Hopefully, less than a month: Musk on when Twitter Blue will roll out in India
Twitter's chargeable blue tick verification service is expected to roll out in India in "less than a month", the microblogging platform's new owner, billionaire Elon Musk has said.
Earlier this month, Musk had announced that verification blue tick in front of a user's name that authenticates an account will be charged $8 per month. Twitter's strategy to introduce a monthly charge for the verified badge has polarised users globally.
Musk, the CEO of electric car maker Tesla Inc, completed his $44-billion takeover of Twitter in October-end, placing the world's richest man at the helm of one of the most influential social media apps in the world.
He also fired the social media company's four top executives, including CEO Parag Agrawal and legal executive Vijaya Gadde.
then proceeded to fire majority of its over 200 employees in India as part of mass layoffs across the globe, ordered by Musk who is looking to make the blockbuster acquisition work.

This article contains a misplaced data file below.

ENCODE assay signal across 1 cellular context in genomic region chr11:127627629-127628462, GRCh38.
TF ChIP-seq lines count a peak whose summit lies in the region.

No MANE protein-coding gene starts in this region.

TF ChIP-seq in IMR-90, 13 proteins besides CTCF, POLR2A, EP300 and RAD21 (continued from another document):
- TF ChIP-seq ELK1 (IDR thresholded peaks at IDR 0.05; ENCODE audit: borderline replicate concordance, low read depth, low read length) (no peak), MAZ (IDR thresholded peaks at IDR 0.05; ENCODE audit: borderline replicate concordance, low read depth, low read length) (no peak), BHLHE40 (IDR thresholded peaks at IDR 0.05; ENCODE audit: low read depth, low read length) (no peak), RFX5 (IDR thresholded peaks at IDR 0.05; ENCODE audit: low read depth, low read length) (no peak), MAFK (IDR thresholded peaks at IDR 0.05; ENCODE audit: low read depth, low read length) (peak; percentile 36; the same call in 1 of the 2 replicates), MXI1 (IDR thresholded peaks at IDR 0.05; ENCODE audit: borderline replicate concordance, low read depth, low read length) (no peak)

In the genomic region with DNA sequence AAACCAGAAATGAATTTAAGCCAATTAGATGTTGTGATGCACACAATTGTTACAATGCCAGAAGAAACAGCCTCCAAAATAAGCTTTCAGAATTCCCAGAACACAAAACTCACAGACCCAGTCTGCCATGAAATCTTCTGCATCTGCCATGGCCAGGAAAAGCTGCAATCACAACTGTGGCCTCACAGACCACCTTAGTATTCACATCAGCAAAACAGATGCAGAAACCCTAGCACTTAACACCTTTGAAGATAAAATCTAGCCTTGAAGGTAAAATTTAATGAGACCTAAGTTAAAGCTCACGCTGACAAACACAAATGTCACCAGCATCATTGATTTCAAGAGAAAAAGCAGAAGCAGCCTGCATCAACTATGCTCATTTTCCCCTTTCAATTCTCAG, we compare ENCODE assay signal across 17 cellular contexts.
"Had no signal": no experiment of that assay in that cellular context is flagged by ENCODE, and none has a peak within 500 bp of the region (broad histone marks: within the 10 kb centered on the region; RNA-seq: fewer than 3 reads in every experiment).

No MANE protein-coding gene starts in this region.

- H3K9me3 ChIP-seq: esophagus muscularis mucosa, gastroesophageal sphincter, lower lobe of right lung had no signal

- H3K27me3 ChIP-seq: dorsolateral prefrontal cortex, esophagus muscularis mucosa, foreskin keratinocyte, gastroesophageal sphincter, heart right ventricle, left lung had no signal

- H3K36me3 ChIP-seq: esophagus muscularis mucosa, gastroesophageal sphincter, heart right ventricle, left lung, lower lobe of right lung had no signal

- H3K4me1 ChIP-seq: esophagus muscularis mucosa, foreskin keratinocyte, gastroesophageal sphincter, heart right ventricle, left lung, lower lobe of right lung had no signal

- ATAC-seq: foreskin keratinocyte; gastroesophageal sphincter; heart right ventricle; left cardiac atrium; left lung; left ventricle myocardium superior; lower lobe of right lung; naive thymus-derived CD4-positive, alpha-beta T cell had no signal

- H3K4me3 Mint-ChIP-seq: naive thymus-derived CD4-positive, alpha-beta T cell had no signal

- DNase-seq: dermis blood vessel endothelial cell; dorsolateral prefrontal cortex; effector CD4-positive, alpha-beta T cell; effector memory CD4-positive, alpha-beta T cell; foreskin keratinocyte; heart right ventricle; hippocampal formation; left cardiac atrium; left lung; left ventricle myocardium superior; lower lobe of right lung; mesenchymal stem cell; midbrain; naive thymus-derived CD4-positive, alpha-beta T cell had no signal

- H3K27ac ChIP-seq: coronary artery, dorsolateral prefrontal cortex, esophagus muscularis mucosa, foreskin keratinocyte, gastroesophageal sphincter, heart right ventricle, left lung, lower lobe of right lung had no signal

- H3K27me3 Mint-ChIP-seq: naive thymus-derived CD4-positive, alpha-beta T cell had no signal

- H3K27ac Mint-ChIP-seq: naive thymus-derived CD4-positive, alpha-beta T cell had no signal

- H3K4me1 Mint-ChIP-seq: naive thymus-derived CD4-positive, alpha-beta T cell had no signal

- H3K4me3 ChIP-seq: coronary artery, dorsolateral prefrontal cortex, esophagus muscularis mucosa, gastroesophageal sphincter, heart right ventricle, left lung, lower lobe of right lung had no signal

Musk has now said that Twitter Blue rollout can be expected in India within a month, clearing the air around when the chargeable service will be available in this key market.
"Hopefully, less than a month," Musk tweeted in response to a Twitter user's query on when the service is expected to be launched in India.
There is no official word on India pricing just yet. A blue tick signifies that a particular account is verified because it is notable in government, news, entertainment, or another designated category.
"Power to the people! Blue for $8/month," Musk had tweeted on November 1, and added that the price is adjusted by country proportionate to purchasing power parity.
"You will also get: Priority in replies, mentions and search, which is essential to defeat spam/scam; ability to post long video and audio; half as many ads," he added.
Musk had said the monthly payments from users for the blue tick will also give Twitter a revenue stream to reward content creators.
There will be a secondary tag below the name for someone who is a public figure, which is already the case for politicians, he had pointed out.
Edited by Megha Reddy